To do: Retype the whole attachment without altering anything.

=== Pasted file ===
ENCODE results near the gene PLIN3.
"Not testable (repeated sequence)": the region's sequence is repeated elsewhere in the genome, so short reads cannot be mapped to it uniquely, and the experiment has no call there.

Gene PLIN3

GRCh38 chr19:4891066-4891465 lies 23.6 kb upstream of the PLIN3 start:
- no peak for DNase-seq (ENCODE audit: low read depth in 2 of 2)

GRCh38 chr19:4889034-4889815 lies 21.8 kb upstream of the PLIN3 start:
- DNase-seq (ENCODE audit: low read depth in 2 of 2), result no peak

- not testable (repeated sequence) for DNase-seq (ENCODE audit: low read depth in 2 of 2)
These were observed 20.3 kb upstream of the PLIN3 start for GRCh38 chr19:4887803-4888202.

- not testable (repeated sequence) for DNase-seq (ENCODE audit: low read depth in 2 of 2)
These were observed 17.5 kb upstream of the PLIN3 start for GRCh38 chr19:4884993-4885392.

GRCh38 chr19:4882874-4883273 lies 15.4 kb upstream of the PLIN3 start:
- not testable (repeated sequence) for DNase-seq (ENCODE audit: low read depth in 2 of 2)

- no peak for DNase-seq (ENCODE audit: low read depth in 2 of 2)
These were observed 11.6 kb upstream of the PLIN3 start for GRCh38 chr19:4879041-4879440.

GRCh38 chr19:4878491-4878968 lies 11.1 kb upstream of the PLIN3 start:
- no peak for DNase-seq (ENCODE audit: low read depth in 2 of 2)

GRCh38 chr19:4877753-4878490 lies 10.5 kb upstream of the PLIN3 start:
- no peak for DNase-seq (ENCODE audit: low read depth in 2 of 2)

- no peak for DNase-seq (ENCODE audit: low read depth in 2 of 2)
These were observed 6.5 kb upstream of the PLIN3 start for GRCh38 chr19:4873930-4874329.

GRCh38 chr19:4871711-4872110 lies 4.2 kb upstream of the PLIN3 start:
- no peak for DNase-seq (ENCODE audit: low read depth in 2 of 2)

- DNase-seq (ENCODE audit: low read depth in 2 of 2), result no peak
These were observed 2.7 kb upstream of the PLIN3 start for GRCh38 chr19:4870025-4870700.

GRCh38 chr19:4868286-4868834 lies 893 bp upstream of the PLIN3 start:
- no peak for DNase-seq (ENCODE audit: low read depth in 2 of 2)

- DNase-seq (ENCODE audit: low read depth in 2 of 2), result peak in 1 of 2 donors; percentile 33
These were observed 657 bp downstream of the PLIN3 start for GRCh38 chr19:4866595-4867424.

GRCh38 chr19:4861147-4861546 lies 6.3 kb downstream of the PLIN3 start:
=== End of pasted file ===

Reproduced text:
ENCODE results near the gene PLIN3.
"Not testable (repeated sequence)": the region's sequence is repeated elsewhere in the genome, so short reads cannot be mapped to it uniquely, and the experiment has no call there.

Gene PLIN3

GRCh38 chr19:4891066-4891465 lies 23.6 kb upstream of the PLIN3 start:
- no peak for DNase-seq (ENCODE audit: low read depth in 2 of 2)

GRCh38 chr19:4889034-4889815 lies 21.8 kb upstream of the PLIN3 start:
- DNase-seq (ENCODE audit: low read depth in 2 of 2), result no peak

- not testable (repeated sequence) for DNase-seq (ENCODE audit: low read depth in 2 of 2)
These were observed 20.3 kb upstream of the PLIN3 start for GRCh38 chr19:4887803-4888202.

- not testable (repeated sequence) for DNase-seq (ENCODE audit: low read depth in 2 of 2)
These were observed 17.5 kb upstream of the PLIN3 start for GRCh38 chr19:4884993-4885392.

GRCh38 chr19:4882874-4883273 lies 15.4 kb upstream of the PLIN3 start:
- not testable (repeated sequence) for DNase-seq (ENCODE audit: low read depth in 2 of 2)

- no peak for DNase-seq (ENCODE audit: low read depth in 2 of 2)
These were observed 11.6 kb upstream of the PLIN3 start for GRCh38 chr19:4879041-4879440.

GRCh38 chr19:4878491-4878968 lies 11.1 kb upstream of the PLIN3 start:
- no peak for DNase-seq (ENCODE audit: low read depth in 2 of 2)

GRCh38 chr19:4877753-4878490 lies 10.5 kb upstream of the PLIN3 start:
- no peak for DNase-seq (ENCODE audit: low read depth in 2 of 2)

- no peak for DNase-seq (ENCODE audit: low read depth in 2 of 2)
These were observed 6.5 kb upstream of the PLIN3 start for GRCh38 chr19:4873930-4874329.

GRCh38 chr19:4871711-4872110 lies 4.2 kb upstream of the PLIN3 start:
- no peak for DNase-seq (ENCODE audit: low read depth in 2 of 2)

- DNase-seq (ENCODE audit: low read depth in 2 of 2), result no peak
These were observed 2.7 kb upstream of the PLIN3 start for GRCh38 chr19:4870025-4870700.

GRCh38 chr19:4868286-4868834 lies 893 bp upstream of the PLIN3 start:
- no peak for DNase-seq (ENCODE audit: low read depth in 2 of 2)

- DNase-seq (ENCODE audit: low read depth in 2 of 2), result peak in 1 of 2 donors; percentile 33
These were observed 657 bp downstream of the PLIN3 start for GRCh38 chr19:4866595-4867424.

GRCh38 chr19:4861147-4861546 lies 6.3 kb downstream of the PLIN3 start: